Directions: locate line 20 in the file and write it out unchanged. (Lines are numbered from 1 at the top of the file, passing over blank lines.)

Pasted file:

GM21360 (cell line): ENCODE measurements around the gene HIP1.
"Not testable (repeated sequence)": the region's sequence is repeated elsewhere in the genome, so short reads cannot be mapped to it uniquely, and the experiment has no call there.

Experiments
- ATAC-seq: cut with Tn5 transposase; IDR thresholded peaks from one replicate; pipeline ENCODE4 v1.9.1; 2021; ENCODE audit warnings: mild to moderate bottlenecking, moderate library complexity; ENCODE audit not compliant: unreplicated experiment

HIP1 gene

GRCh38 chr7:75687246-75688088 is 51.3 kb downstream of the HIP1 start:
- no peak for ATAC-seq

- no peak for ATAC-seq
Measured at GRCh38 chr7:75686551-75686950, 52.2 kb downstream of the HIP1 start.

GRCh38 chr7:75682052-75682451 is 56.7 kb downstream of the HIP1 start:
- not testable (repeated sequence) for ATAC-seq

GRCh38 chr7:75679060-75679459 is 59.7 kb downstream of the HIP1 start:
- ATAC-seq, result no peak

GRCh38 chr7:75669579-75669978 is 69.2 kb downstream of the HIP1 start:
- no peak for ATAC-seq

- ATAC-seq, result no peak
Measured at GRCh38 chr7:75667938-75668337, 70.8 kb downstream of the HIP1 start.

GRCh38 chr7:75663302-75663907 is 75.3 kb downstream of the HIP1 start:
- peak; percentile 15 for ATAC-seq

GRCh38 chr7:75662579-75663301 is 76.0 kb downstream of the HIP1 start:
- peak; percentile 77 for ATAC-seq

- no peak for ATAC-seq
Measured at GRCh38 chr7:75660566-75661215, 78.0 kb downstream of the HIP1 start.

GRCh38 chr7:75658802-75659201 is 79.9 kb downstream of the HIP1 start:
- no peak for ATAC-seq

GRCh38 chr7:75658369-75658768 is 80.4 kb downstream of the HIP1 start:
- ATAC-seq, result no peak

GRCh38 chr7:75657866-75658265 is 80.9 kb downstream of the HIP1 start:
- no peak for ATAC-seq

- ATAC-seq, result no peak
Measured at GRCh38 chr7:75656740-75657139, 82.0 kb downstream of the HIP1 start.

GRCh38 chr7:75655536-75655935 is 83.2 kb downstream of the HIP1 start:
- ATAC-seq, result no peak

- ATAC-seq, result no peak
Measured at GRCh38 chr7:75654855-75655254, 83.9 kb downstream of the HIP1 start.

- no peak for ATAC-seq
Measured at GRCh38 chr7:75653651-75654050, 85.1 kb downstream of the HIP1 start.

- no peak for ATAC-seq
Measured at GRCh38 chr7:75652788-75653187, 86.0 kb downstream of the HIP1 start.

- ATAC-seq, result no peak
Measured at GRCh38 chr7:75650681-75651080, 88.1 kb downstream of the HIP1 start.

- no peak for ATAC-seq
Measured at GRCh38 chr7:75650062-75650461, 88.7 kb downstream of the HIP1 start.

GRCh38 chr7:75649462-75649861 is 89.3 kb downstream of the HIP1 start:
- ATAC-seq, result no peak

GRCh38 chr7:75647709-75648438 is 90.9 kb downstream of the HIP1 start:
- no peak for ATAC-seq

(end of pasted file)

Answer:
GRCh38 chr7:75662579-75663301 is 76.0 kb downstream of the HIP1 start: